By John Galt
Tudor watch company Rolex’s younger sibling for so many years has finally come of age, Tudor has come through its trouble some teens when it tried to break away from its family and not use the famous case and bracelet, which didn’t work and nearly put the brand out off business! Are now coming of age and having a Phoenix moment and rising once again from the ashes.
Tudors history is long but subdued always looking up to its big brother in or with its in-house movements, started in 1926 as a watch Rolex agents could sell along side at a more modest price, to keep the price down of the Tudor range they used non Rolex movements mostly the Valjoux manually wound in their early pieces i.e. cronos and their version of the Submariners with their now world-famous Snowflake hands so to make them self different from there older brother.
Having been hidden for years behind big brother and only being available in Asia and Europe they finally escaped in 2012 and released the Black Bay to a huge applause, Tudor had arrived in style.
The Black Bay harkened back to the Tudor of old with parts of its history suttourly inserted in to this piece from the domed glass reminiscent of the Submariners from the 1950’s to the big crown a nod to the models presented in 1958 and now dubbed by collectors as the `big crown´ and last but not least the piece do resistance and a big hooray to Tudor collectors. The `Snowflake ` hands are back and looking so pretty as ever having not been present on Tudor’s since the 1980’s , with a 41mm case, warm red bezel coupled with white gold Snowflake hands set this piece apart.
With multiple ref to Tudor of old and their heritage, this was Tudor’s Phoenix moment either this would raise them up again back onto the top table with there older brother or sink back into 80’s obscurity, thankfully the first as I for one was becoming a fan of Tudor.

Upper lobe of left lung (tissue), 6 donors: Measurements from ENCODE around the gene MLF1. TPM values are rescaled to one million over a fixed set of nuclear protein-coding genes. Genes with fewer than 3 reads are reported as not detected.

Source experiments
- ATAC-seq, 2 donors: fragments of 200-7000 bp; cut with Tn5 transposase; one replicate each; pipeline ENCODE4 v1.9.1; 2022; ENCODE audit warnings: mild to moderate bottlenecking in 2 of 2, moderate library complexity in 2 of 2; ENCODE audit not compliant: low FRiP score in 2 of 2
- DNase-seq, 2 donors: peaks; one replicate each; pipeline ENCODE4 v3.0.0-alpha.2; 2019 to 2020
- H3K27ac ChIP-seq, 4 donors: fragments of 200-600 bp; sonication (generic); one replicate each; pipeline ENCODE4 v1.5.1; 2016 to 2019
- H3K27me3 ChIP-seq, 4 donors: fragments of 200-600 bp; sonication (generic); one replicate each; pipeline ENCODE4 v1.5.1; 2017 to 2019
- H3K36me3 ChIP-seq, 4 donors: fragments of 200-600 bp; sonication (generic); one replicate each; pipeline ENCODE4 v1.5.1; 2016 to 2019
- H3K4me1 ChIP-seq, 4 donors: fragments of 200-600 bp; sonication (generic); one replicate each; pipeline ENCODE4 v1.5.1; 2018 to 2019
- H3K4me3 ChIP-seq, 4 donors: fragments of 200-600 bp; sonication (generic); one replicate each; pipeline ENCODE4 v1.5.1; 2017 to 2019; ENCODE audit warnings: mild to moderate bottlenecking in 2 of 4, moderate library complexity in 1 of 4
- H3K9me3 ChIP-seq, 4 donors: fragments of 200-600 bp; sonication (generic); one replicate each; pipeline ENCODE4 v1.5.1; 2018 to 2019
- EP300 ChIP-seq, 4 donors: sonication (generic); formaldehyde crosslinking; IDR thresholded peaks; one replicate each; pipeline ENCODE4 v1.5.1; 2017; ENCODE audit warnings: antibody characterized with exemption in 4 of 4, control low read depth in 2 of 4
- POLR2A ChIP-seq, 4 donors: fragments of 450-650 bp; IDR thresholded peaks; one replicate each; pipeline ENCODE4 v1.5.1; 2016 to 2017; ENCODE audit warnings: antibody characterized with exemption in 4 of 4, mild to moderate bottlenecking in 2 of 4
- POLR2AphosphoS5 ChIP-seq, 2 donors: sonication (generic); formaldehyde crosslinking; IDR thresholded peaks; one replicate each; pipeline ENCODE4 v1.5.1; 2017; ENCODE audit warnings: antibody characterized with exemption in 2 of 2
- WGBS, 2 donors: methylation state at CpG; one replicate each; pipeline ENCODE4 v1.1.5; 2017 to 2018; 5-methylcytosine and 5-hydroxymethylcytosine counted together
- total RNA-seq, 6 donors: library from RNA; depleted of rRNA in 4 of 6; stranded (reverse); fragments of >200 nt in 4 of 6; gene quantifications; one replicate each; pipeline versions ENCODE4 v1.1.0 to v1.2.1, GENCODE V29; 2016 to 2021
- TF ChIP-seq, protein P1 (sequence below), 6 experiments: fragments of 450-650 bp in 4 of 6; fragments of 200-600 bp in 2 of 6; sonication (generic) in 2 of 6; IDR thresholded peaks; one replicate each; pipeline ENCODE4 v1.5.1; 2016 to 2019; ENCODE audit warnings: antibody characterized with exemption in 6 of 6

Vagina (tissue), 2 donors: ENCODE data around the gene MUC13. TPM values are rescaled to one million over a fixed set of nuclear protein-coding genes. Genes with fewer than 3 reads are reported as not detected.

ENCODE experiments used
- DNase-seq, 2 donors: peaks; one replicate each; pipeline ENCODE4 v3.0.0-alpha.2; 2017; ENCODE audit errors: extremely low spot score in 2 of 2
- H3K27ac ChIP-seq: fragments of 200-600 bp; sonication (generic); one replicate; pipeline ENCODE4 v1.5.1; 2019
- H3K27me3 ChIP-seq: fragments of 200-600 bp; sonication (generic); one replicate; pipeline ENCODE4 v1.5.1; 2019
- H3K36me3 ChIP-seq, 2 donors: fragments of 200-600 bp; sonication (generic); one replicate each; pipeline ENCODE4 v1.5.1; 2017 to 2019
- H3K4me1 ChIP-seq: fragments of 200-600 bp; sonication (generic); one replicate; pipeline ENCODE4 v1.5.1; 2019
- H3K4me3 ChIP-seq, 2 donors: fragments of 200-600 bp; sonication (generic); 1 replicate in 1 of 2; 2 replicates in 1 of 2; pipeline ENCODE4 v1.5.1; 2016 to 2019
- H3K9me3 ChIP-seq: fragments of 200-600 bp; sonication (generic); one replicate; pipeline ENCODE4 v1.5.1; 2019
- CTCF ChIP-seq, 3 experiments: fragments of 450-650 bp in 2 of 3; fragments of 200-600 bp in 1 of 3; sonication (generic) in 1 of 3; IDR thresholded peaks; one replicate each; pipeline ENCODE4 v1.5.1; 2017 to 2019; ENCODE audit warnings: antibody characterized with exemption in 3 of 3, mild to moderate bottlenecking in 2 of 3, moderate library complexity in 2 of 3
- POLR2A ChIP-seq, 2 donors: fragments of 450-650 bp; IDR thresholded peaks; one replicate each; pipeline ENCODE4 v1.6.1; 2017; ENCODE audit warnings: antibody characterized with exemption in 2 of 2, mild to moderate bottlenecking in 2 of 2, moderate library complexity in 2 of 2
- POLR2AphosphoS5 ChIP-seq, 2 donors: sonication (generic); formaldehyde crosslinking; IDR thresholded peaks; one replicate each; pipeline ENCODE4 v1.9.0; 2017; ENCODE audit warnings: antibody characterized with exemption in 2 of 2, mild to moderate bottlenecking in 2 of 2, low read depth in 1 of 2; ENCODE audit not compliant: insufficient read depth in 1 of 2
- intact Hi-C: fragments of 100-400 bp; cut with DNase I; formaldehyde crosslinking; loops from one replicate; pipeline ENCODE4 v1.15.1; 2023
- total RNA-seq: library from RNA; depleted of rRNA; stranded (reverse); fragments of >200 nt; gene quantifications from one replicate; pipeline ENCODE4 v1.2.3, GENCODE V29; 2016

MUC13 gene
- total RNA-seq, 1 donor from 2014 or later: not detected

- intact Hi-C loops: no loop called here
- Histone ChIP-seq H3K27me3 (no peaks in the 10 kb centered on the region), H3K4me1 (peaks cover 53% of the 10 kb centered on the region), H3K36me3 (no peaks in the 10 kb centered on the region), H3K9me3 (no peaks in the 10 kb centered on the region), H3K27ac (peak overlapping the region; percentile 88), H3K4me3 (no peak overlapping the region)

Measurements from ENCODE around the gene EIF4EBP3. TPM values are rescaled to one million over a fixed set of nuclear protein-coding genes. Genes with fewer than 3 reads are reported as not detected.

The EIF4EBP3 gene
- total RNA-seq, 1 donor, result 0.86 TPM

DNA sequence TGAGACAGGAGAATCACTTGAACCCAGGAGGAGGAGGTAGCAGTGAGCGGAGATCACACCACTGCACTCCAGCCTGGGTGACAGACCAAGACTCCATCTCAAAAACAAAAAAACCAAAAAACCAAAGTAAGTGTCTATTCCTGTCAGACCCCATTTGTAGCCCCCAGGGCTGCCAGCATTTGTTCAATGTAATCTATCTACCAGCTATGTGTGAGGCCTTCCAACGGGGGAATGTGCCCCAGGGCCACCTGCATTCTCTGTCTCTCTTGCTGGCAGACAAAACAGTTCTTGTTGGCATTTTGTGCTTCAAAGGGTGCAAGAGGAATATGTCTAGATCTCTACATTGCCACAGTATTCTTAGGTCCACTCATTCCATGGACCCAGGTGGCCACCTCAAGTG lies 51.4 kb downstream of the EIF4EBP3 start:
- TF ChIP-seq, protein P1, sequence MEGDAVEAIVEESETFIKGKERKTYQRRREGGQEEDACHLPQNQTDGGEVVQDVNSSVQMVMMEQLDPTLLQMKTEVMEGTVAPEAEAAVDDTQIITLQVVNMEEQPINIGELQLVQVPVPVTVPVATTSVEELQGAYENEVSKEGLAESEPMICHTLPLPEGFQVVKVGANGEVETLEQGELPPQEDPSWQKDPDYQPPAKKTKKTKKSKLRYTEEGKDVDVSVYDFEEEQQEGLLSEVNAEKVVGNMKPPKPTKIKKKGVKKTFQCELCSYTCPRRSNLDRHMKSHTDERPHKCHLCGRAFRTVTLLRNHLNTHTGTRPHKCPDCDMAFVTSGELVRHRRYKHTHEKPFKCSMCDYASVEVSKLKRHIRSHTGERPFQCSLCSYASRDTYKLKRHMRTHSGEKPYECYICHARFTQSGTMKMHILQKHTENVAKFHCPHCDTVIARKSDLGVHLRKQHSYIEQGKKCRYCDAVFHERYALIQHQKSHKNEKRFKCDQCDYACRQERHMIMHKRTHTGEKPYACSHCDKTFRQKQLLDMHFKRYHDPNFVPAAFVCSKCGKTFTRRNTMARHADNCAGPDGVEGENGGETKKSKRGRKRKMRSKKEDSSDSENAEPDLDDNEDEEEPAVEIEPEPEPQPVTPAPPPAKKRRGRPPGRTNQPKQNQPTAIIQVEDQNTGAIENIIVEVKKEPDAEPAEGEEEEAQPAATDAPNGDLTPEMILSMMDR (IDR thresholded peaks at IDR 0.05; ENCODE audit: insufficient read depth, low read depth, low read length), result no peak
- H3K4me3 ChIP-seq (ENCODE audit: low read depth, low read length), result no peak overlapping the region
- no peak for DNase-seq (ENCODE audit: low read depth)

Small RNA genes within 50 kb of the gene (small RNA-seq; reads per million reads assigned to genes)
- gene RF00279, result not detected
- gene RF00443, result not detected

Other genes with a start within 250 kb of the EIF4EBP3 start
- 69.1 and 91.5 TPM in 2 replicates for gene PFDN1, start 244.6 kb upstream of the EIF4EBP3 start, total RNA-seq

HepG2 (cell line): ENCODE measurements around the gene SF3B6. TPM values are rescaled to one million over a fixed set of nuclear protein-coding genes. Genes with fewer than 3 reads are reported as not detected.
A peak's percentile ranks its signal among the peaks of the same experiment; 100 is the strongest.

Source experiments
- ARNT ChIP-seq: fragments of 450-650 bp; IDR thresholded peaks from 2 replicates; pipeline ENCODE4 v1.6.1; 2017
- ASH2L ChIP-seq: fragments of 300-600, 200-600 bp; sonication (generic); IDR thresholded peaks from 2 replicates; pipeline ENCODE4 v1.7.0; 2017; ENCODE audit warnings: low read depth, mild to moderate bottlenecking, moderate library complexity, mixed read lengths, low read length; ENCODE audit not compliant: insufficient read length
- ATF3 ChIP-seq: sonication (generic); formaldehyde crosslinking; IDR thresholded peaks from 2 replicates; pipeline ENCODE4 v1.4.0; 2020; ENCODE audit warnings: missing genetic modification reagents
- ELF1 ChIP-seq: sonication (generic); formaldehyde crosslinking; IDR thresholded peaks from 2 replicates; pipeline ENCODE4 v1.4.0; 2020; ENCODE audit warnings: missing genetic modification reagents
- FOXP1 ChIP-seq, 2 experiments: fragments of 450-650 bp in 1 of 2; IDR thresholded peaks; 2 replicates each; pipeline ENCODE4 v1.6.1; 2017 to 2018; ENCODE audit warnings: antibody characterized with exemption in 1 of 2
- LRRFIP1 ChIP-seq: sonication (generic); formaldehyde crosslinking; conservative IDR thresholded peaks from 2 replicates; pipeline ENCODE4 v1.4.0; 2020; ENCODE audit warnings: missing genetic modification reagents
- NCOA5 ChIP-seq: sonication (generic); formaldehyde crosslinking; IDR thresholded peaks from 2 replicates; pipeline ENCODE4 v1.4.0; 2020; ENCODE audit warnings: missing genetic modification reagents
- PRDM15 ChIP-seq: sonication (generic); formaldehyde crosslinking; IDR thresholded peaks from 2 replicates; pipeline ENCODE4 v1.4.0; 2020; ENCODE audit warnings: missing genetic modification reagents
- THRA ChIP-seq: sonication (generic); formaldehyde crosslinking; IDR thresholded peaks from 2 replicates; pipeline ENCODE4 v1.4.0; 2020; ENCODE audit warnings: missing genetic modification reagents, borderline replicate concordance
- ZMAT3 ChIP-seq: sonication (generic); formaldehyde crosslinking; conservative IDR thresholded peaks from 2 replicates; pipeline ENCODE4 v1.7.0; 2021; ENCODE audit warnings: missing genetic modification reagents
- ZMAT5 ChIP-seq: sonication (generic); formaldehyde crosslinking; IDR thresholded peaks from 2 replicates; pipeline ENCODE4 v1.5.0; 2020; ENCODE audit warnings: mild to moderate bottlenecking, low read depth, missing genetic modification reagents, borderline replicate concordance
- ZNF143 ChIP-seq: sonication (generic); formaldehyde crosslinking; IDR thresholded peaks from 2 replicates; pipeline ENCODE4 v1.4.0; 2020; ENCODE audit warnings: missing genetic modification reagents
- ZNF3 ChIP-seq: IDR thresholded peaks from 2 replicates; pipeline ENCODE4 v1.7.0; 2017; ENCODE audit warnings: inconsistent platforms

This year at Basel watch fair they released the follow-up to the Black Bay called the Heritage Black Bay.
The Red Bay exuded warmth with its red bezel, this new version with its blue bezel certainly has a cold demeanor with its deep black dial and silvery hands & hour markers with white luminescent continuing the cold crisp feel of it.
Case size is the same as it predecessor at 41mm, personally would like to have seen it grow slightly to say 43/44mm to give it real presence on the wrist. Movement is Tudor’s caliber 2824(ETA-2824) with a very respectable power reserve of 38 hours. Black Bay Heritage comes with a chose of straps either aged leather or oyster bracelet to go with the special weaved thick blue fabric strap.
Tudor has once again risen up to show the watch world what they can do ,my only worry is like the phoenix it doesn’t stay around at the top long like their past tells us, but I really hope I am wrong that they grow and move forwards because I for one have become a fan of the new Tudor and can’t wait to see future releases from the little brother of Rolex. For more info, please visit tudorwatch.com
John Galt – Contributing Editor
John Galt caught the horology bug 4 years ago on his first visit to a London watch show and has snowballed since; John has become an avid writer and blogger of timepieces of all kinds, from everyday timepieces to modern Luxury Haute Horology, his favorite brands being HYT and Greubel Forsey that push the bounders of modern watch-making. John keeps a keen interest in the UK watch scene with their many emerging brands and timepiece’s. John Galt currently contributes watch related articles for online publications in the UK and USA. You can follow John on Twitter @johng73 Read his articles here.